If P.T. Barnum, Florenz Ziegfeld, and Cecil B. DeMille had put together a spot distilling all the charm and glamour of Normandy, this would be it. Behind a half-timber facade gushing geraniums, the "oldest inn in France," dating from 1345, is a sometimes-ersatz extravaganza crammed with stained leaded glass, sculpted wood beams, marble Norman chimneys, leather-upholstered chairs, and damask curtains. The Salon Jeanne d'Arc is the largest room and has a wonderful wall-wide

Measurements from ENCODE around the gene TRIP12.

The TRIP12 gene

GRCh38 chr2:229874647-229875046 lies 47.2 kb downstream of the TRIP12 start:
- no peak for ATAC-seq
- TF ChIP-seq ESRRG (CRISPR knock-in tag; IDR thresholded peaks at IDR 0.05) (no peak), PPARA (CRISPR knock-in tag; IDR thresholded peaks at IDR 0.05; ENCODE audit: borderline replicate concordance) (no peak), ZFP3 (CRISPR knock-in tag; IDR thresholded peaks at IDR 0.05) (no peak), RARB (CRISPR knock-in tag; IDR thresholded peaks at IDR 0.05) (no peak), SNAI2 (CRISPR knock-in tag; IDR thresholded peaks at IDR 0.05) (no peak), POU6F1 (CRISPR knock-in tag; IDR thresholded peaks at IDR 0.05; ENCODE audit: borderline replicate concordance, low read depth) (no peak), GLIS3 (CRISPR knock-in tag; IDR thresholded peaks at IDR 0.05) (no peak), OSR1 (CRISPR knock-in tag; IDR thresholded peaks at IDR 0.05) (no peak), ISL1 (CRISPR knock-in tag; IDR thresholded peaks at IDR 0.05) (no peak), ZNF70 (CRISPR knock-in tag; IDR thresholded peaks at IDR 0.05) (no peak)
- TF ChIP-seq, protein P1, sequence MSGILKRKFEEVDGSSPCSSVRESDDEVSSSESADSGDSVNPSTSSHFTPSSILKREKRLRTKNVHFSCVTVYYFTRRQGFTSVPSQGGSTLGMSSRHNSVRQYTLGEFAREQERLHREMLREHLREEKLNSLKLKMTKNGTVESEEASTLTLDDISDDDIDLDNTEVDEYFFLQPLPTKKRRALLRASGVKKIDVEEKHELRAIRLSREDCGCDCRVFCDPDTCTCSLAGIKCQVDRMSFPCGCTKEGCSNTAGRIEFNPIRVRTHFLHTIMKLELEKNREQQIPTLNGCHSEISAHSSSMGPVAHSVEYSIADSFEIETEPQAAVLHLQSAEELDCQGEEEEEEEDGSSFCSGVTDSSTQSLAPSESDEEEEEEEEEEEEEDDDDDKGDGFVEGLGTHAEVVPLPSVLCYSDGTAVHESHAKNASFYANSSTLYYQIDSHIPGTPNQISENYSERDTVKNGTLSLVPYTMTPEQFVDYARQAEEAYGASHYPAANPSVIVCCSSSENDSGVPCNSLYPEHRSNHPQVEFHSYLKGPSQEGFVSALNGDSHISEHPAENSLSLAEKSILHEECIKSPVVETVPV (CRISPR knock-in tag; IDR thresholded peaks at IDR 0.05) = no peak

sash window and quaint paintings, but the only place to sit is the adorably cozy, wood-lined Salon des Rôtisseurs, an antiquarian's delight. The star attractions on Vincent Taillefer's menu—lobster stew with chestnut, sheeps' feet, duck in blood sauce—make few modern concessions. Dine here and you'll be adding your name to a list that includes Sophia Loren, John Wayne, Jean-Paul Sartre, Salvador Dalí, and Princess Grace of Monaco. The €35 dinner menu is excellent value.